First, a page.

x.min() depends on ordering

Charles R Harris charlesr.harris at gmail.com
Sat Nov 11 18:49:21 CST 2006

On 11/11/06, Charles R Harris <charlesr.harris at gmail.com> wrote:
> On 11/11/06, Tim Hochberg <tim.hochberg at ieee.org> wrote:
> >
> > Robert Kern wrote:
> <snip>
> My preference would be to raise an error / warning when there is a nan
> > in the array. Technically, there is no minimum value when a nan is
> > present. I believe that this would be feasible be swapping the compare
> > from 'a < b' to '!(a >= b)'. This should return NaN if any NaNs are
> > present and I suspect the extra '!' will have minimal performance impact
> > but it would have to be tested. Then a warning or error could be issued
> > on the way out depending on the erstate. Arguably returning NaN is more
> > correct than returning the smallest non NaN anyway.
> >
> No telling what compiler optimizations might do with  '!(a >= b)' if they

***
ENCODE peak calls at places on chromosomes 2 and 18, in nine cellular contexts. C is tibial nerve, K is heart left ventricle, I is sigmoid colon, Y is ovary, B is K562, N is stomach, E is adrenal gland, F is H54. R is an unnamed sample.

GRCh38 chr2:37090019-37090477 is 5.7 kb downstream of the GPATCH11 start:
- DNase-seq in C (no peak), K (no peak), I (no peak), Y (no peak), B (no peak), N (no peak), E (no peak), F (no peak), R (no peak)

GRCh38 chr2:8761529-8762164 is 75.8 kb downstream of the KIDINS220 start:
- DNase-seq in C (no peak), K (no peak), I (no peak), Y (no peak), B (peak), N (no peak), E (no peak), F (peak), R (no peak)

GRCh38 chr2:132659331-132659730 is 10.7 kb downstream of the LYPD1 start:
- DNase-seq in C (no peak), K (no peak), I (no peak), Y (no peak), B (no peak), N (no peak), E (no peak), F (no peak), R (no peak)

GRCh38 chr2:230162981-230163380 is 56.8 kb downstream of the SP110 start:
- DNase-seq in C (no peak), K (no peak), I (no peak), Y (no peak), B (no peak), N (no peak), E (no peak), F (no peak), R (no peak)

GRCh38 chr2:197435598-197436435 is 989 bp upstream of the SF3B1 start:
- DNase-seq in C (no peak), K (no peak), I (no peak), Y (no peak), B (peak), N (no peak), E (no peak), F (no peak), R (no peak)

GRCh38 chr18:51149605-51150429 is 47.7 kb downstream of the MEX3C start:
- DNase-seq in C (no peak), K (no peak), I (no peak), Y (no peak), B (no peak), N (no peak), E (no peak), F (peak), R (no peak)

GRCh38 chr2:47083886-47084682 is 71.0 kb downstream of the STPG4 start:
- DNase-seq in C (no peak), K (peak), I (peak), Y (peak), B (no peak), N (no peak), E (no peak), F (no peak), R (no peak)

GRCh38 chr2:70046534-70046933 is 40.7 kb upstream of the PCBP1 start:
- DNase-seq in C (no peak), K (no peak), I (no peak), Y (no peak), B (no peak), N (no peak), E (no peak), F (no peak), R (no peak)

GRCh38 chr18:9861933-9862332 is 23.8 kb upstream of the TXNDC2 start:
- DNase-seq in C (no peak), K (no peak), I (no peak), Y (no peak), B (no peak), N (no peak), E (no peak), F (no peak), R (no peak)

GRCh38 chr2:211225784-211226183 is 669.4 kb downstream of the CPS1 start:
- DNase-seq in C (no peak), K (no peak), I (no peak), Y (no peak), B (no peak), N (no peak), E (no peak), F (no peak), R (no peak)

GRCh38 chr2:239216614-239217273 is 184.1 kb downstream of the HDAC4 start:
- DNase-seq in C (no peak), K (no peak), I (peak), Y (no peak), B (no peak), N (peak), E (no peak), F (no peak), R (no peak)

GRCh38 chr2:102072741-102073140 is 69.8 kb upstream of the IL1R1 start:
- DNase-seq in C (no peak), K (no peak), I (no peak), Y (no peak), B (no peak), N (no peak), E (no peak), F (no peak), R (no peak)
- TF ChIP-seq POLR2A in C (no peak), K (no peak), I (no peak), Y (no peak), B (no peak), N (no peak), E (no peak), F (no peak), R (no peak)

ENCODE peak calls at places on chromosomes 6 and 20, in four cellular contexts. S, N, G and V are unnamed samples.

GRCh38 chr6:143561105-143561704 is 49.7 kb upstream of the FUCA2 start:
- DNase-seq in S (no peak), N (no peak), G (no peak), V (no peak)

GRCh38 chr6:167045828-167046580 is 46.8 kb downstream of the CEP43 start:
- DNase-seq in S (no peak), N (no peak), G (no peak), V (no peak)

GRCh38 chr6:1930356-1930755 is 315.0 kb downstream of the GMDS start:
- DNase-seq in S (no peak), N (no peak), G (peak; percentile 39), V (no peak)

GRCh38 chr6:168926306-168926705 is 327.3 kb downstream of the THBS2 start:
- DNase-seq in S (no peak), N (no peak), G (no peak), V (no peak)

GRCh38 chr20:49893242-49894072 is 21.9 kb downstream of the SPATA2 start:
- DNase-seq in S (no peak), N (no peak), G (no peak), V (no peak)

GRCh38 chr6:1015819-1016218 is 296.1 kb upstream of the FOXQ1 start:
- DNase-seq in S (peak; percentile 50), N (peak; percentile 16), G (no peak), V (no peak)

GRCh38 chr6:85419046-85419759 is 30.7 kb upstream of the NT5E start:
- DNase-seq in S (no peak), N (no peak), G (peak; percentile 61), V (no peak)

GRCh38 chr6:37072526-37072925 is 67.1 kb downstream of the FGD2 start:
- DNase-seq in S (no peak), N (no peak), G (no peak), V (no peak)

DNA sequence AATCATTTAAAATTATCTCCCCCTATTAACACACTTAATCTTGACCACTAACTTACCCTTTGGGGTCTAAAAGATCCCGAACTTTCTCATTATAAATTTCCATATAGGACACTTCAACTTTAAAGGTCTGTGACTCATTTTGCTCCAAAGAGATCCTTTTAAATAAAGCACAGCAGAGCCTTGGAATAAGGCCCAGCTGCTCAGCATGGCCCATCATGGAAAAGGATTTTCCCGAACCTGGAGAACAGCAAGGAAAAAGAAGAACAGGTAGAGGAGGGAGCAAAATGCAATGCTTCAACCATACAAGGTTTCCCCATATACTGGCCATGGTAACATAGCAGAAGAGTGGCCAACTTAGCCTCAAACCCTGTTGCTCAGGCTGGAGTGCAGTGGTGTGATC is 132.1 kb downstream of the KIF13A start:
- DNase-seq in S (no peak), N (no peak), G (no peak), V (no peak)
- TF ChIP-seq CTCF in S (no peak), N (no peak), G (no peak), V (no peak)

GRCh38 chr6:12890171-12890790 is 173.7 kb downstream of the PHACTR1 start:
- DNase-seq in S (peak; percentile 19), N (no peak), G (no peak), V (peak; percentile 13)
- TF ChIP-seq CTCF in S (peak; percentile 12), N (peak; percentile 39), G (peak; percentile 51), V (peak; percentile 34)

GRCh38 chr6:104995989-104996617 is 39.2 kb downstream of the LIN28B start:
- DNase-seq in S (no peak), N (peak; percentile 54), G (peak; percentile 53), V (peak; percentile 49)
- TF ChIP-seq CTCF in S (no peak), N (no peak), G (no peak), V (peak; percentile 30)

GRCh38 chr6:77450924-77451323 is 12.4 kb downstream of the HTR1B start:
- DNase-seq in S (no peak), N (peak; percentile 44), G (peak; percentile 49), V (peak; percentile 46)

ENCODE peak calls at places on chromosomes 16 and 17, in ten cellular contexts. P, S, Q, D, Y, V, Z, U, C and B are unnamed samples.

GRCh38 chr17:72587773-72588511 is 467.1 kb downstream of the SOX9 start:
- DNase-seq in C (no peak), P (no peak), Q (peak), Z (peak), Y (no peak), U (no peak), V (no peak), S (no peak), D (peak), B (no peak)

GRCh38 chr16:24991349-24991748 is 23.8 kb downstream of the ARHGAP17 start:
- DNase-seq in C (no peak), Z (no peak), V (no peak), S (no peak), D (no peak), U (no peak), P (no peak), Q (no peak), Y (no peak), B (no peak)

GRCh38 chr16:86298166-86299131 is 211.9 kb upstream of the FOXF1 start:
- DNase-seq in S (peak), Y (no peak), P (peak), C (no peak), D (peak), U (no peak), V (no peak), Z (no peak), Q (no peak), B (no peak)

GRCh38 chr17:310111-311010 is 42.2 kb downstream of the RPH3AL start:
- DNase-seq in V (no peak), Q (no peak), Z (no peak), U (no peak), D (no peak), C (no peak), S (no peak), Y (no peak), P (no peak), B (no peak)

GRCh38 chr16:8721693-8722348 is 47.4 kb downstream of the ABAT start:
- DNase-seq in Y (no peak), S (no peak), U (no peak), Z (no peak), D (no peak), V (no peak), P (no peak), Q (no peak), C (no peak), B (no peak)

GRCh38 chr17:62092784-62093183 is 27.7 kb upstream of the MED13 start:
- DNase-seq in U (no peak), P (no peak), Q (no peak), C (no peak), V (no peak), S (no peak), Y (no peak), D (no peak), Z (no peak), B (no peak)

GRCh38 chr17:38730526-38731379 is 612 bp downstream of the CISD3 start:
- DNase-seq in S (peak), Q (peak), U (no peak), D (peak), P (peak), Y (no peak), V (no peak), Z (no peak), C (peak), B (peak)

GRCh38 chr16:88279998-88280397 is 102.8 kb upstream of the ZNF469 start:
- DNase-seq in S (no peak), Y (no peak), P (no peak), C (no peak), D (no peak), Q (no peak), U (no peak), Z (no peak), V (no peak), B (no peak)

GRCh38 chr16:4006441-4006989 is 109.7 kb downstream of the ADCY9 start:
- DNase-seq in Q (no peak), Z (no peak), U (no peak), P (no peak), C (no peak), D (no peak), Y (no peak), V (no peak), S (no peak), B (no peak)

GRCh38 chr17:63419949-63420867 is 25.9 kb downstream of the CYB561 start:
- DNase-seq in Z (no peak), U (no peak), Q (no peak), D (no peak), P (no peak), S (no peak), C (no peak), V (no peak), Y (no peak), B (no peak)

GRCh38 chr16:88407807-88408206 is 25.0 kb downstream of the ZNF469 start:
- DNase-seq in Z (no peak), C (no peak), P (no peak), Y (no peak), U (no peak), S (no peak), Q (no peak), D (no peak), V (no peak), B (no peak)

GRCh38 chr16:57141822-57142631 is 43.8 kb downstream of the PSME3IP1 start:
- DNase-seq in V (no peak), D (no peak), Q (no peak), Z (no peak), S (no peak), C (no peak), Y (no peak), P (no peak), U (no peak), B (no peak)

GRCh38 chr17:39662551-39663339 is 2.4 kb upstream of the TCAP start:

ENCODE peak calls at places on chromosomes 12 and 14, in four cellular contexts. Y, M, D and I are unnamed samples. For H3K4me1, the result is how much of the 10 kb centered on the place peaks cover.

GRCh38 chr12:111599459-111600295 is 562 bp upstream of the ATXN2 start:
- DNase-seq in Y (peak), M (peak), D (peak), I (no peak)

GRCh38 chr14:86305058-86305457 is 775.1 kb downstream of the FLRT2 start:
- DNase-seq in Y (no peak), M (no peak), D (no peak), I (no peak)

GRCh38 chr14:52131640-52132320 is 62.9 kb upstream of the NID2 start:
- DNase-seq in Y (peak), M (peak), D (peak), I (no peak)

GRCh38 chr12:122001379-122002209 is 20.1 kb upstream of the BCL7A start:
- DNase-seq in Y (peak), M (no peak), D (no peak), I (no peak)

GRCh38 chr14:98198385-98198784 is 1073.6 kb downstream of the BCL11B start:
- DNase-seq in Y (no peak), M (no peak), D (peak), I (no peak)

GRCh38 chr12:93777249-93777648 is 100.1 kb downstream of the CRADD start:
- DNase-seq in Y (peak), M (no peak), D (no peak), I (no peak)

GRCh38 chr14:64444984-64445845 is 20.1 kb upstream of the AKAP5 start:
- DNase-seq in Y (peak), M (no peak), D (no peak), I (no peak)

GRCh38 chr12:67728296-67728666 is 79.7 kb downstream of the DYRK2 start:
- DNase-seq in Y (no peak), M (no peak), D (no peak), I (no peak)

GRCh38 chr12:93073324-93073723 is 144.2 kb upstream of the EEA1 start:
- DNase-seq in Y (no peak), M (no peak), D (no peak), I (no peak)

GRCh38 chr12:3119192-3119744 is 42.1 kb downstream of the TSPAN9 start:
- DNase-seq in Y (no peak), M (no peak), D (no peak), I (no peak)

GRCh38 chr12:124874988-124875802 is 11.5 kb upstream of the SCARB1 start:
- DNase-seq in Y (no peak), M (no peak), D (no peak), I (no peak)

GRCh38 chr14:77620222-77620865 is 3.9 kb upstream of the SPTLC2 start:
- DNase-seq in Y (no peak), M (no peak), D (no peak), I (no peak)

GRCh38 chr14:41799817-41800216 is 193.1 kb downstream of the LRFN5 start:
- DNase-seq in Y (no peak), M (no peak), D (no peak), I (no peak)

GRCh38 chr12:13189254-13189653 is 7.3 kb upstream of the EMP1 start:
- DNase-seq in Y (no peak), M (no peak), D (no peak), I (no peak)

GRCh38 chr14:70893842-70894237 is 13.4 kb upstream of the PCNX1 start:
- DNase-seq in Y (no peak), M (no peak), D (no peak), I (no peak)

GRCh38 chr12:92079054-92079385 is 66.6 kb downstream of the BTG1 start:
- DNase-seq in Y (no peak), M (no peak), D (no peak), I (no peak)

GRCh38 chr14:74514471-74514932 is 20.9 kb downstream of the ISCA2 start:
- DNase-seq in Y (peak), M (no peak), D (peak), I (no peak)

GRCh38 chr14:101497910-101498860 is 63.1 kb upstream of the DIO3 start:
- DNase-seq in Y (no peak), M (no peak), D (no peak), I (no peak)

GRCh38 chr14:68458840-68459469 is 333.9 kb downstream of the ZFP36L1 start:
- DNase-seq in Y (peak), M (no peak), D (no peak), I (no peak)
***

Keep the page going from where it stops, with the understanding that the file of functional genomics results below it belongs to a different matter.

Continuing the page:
> assume that '!(a >= b)' == 'a < b'. For instance,
> if !(a >= b)
>     do something;
> else
>     do otherwise;

This made me curious. Here is the code

int test(double a, double b)
    if (a > b)
        return 0;
    return 1;

Here is the relevant part of the assembly code when compiled with no

        fnstsw  %ax
        ja      .L4
        jmp     .L2
        movl    $0, -20(%ebp)
        jmp     .L5
        movl    $1, -20(%ebp)
        movl    -20(%ebp), %eax

Which jumps to the right place on a > b (ja)

Here is the relevant part of the assembly code when compiled with -O3

        fnstsw  %ax
        popl    %ebp
        setbe   %al
        movzbl  %al, %eax

Which sets the value of the return to the logical value of a <= b (setbe),
which won't work right with NaNs. Maybe the compiler needs another flag to
deal with the possibility of NaN's because the generated code is actually
incorrect. Or maybe I just discovered a compiler bug. But boy, that compiler
is awesome clever. Those optimizers are getting better all the time.

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